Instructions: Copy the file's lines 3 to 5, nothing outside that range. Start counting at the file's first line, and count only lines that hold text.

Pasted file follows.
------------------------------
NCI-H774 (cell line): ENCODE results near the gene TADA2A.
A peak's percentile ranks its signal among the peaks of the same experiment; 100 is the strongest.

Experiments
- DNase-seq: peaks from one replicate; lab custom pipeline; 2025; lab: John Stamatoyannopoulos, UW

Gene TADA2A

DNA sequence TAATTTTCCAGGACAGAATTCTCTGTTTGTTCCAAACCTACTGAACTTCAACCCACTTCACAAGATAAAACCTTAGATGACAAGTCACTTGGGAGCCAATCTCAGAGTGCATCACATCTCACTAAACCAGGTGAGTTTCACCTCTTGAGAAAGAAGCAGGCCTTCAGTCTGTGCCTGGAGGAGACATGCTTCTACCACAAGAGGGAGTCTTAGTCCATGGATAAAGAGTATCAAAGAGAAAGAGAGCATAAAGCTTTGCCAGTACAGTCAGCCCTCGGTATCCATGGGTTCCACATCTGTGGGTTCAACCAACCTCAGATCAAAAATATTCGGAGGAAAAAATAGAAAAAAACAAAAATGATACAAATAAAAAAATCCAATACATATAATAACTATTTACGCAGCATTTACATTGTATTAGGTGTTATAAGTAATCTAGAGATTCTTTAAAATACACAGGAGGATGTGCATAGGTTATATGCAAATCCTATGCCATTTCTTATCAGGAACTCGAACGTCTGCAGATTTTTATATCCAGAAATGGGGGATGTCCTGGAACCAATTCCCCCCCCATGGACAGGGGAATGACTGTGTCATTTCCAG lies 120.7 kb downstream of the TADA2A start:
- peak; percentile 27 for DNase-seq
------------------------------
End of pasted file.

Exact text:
Experiments
- DNase-seq: peaks from one replicate; lab custom pipeline; 2025; lab: John Stamatoyannopoulos, UW

Gene TADA2A